New York Online Sports Betting Path Still Uncertain in Cuomo’s Budget
Lev Radin/Pacific Press/LightRocket via Getty Images. Pictured: New York Governor Andrew Cuomo.
New York’s governor, lawmakers and gaming industry stakeholders all support legalizing online sports betting. Now they must figure out how to do so.
Gov. Andrew Cuomo again backed online sports wagering Tuesday, this time at a press conference announcing his planned 2022 fiscal year budget, but the ensuing legislative framework (or lack thereof) still concerns legislators and stakeholders.
The initial budget legislation calls for mobile wagering through “a platform provider or providers,” opening the door for the multi-operator model supported by legislators and the industry at large. However, Cuomo’s address announcing the budget again backed lottery control for online sports betting — not state casinos — potentially creating a limited or single-operator model that has long been decried by most other sports betting backers.
Cuomo’s budget projects roughly $500 million in annual online sports betting tax revenue for the state at market maturity, a figure the governor’s office argues is 10 times larger than would be under the multi-operator models operating in neighboring states such as Pennsylvania and New Jersey. The Garden State leads the nation in average handle, nearing $1 billion monthly, but has generated “only” $102 million in tax revenues since it began accepting sports bets in summer 2018.
However, industry advocates say a competitive marketplace that allows several dozen operators would be significantly more lucrative than a single-operator model in New York, which has more than twice as many full-time residents as New Jersey. Multi-operator advocates also note that without the accessibility of all top sportsbook brands, many of which have already invested millions acquiring customers in the New York City metro area, would-be legal customers will continue patronizing offshore sites and unlicensed bookmakers, neither of which pay state taxes.
The contrasting pushes between multi-operator or single-operator frameworks create an irreconcilable contrast that must be settled in one side’s favor before online wagering can begin in what would be the most populated state yet with legal mobile betting.
Collision Course Set
Cuomo’s budget release outlines the path for sports betting, among a myriad of additional priorities, that the governor will push in the 2021 legislative session. The pending sports betting legislation will have to compete with a pair of bills already advancing through the legislature.
Assemblymember J. Gary Pretlow and Sen. Joseph Addabbo have already advanced identical wagering bills that call for as many as 14 mobile operators as well as retail betting kiosks at off-track betting establishments and professional sports stadiums. Both bills easily passed their respective chamber’s gaming committees, the first step in the long legislative process.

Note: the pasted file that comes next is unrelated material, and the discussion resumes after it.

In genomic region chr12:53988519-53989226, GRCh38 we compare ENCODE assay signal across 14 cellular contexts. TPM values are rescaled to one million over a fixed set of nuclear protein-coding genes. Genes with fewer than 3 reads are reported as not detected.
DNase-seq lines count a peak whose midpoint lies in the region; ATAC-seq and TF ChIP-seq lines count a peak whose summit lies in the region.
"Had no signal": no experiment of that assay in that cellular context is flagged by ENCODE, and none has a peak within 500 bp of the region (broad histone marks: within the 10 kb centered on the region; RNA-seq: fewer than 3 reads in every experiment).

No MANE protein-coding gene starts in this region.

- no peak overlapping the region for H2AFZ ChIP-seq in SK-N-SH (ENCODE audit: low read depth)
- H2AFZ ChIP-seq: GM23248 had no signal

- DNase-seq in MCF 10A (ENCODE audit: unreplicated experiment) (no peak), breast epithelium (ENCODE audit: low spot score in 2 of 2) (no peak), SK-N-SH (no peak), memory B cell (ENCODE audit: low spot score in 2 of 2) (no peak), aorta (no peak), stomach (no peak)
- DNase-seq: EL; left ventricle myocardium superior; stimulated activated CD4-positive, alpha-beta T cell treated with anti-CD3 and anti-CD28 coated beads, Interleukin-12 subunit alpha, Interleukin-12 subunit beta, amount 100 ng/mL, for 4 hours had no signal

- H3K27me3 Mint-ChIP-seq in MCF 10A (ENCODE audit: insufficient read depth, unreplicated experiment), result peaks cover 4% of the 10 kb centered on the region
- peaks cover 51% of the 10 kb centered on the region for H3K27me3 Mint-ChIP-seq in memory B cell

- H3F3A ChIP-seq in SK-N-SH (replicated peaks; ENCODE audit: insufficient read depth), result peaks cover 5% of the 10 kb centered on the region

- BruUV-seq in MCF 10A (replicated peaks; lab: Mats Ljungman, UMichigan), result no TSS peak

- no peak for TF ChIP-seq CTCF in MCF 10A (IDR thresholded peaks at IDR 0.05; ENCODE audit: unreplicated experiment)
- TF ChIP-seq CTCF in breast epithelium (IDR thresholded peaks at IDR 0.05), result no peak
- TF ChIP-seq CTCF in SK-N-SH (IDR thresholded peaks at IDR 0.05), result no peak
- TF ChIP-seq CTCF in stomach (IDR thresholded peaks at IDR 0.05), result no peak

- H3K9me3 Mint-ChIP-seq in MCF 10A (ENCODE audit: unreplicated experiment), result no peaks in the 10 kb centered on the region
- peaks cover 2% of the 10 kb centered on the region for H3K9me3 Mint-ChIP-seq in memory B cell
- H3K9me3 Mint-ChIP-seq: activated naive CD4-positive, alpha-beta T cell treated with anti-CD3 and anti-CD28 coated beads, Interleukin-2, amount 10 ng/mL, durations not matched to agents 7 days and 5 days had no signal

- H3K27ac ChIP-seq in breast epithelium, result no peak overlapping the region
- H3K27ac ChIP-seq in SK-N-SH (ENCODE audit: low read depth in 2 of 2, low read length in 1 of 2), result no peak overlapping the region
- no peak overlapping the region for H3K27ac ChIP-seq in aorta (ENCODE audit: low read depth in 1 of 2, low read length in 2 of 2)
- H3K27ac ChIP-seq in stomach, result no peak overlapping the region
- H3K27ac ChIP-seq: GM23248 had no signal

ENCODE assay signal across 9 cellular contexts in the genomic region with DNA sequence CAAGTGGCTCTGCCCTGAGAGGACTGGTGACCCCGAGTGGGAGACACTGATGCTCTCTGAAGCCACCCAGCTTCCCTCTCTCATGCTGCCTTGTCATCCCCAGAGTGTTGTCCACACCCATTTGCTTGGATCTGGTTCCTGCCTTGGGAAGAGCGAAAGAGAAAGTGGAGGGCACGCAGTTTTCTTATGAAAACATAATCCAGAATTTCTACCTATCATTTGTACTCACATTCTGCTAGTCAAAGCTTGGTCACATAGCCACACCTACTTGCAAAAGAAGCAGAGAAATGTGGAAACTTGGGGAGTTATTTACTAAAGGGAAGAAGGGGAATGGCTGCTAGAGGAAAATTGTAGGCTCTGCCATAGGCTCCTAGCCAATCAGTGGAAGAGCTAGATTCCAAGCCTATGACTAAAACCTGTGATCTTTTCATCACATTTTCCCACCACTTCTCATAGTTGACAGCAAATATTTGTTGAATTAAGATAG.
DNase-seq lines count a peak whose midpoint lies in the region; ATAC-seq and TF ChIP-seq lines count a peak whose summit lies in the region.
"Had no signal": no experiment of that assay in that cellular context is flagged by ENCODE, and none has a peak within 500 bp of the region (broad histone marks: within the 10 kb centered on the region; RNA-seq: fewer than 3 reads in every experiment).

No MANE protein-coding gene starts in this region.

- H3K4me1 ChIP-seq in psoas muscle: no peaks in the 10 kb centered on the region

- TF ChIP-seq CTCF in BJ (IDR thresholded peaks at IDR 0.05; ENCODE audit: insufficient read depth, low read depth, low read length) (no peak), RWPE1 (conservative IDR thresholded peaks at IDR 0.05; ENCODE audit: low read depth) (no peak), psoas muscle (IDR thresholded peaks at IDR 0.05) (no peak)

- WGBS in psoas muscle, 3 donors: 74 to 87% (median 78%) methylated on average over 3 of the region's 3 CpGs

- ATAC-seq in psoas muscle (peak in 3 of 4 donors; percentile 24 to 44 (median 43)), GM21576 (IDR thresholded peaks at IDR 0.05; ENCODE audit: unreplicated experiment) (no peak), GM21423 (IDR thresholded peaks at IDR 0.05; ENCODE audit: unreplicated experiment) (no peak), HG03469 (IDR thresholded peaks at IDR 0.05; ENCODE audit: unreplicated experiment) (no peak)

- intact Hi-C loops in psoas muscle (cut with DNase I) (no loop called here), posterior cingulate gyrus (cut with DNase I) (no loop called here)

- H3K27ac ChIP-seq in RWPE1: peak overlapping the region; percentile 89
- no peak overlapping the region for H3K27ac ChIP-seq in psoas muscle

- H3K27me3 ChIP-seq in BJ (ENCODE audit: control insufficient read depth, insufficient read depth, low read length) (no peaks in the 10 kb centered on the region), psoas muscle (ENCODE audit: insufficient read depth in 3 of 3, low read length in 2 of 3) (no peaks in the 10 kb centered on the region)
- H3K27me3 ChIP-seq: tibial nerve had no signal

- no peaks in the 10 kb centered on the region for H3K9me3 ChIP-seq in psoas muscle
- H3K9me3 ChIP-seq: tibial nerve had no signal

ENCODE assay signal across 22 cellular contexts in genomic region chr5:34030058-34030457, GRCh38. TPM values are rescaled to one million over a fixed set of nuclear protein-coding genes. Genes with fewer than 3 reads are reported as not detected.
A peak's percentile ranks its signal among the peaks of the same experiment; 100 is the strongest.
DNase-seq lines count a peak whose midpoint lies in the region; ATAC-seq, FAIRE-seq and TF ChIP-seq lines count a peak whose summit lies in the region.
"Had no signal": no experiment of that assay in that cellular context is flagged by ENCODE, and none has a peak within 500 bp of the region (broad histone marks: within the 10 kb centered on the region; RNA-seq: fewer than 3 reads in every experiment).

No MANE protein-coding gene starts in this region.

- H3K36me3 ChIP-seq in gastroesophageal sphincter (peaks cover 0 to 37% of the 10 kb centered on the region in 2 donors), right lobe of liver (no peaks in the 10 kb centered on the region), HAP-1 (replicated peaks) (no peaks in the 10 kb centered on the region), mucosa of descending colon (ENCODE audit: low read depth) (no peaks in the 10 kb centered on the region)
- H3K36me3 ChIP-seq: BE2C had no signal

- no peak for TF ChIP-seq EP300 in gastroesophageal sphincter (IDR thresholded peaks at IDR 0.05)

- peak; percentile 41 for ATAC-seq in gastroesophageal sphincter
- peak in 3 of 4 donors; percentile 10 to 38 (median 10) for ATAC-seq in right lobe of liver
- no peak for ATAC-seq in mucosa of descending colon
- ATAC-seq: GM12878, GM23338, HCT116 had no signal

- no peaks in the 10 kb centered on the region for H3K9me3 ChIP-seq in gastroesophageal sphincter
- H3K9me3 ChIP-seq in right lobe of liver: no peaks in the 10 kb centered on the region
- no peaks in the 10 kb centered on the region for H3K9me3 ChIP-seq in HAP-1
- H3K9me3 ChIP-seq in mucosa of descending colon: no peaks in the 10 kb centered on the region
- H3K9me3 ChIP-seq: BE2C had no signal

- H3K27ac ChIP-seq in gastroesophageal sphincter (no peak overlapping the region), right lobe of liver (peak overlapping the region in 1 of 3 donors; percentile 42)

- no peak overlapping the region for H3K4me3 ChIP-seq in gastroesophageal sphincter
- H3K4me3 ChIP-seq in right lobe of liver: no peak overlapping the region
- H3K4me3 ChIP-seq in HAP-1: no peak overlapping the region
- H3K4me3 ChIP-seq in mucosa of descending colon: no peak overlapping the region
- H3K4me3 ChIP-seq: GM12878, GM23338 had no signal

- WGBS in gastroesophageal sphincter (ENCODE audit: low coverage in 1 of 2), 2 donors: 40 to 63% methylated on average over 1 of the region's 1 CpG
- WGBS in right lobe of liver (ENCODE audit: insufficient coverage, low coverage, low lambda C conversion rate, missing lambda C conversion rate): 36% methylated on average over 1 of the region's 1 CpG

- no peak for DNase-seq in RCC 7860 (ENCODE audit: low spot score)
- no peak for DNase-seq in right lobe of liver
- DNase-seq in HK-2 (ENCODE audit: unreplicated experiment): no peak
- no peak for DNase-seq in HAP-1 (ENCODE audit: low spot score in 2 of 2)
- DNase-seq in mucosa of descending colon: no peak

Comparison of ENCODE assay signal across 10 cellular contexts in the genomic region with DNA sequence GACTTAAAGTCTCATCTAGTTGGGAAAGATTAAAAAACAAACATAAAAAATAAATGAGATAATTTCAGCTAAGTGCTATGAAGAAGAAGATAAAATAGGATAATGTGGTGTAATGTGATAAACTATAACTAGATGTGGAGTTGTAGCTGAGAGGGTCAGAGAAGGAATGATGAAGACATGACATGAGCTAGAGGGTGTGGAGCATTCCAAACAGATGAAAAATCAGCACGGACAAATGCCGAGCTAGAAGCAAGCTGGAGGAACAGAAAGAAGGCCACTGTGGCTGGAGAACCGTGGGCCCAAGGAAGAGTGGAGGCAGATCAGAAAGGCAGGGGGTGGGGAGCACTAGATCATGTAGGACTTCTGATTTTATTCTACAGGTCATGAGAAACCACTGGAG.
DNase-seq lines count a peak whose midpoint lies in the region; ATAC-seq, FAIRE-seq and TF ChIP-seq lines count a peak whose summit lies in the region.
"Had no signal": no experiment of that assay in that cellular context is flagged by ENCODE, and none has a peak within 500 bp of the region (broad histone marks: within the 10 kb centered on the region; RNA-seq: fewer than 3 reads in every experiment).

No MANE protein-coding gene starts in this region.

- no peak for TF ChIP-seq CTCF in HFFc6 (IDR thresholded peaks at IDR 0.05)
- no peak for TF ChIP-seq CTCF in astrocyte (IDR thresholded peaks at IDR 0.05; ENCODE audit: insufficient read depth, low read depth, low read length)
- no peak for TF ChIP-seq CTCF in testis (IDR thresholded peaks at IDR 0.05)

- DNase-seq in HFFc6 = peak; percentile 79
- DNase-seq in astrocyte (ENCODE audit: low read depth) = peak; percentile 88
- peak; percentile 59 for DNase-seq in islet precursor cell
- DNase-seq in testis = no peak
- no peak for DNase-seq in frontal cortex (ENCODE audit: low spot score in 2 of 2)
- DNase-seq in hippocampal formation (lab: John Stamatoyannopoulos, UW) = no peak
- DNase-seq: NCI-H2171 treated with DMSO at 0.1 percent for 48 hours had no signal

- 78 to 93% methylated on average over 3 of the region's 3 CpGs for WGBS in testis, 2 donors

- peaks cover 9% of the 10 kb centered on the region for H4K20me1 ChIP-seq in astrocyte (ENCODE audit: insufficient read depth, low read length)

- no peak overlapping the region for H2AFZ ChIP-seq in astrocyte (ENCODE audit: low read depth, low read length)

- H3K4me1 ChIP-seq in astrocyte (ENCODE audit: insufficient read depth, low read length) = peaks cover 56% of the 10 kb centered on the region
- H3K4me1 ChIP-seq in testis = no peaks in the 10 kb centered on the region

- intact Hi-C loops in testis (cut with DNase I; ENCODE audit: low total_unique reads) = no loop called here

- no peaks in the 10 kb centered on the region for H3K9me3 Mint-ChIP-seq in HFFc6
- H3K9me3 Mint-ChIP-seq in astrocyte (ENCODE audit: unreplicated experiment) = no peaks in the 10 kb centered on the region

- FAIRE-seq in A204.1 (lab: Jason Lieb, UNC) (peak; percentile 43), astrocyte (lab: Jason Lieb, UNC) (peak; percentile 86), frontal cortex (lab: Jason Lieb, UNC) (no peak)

Cuomo’s latest proposal indicates it would only support a handful of online operators at most, though it doesn’t clarify which entities would be eligible. A press statement released earlier this month said bidding would only be open to the four upstate commercial casinos’ existing retail sportsbook partners, which are BetRivers, FanDuel, DraftKings and IGT.
In a separate line item, Cuomo’s budget called for requests for proposals for three unused commercial casino licenses, but any new gaming facility is years from fruition. It’s far too early in that process to believe it would have any impact on the existing sports betting deliberations.
Draft legislation with key details hasn’t been released, but this could set up a bidding war that leads to only one operator. New Hampshire passed similar legislation in 2019 that ultimately created a de facto monopoly when Boston-based DraftKings drastically outbid all other operators by accepting higher tax rates in exchange for exclusive market access.
Though short on details, Cuomo’s plan could run into logistical hurdles even before it faces the gauntlet of the legislature.
Some legal observers believe a 1984 state attorney general’s opinion invalidates the legality of Cuomo’s plan. Meanwhile, there is no mention in the current plans of horse tracks, Native American casinos or other gaming entities, all parties which could look to thwart a sports betting effort that shuts them out, either through the statehouse or the courts.
Avoids the lottery problem that would lead to a constitutional invalidation under the 1984 Abrams AG opinion, but doesn’t ameliorate the risk of excluded horseracing interests using that opinion as the playbook to invalidate the entire 2013 sports betting law as unconstitutional. https://t.co/uxjtKkQJAd
— Daniel Wallach (@WALLACHLEGAL) January 20, 2021
Assuming the legislation is submitted, Cuomo, and whichever lawmakers want to file his bills, have only until April 1 to finalize the FY 2022 budget. The legislation could face an uphill climb if sent to either the Assembly or Senate’s gaming and racing committee, which are chaired by Pretlow and Addabbo, respectively.
Should Como’s proposal make it to the Assembly’s Committee on Codes or the Senate’s Finance Committee it could meet up with the existing multi-operator bills, which are awaiting further action. At that point lawmakers in the committee may be forced to side with legislators or the governor.
Democrats have supermajority control on both chambers of the legislature, meaning divides won’t be along party lines. Instead, divisions will come between those who support the multi-operator vision and, in all political practicality, those unwilling to cross an influential Democrat in the governor’s mansion.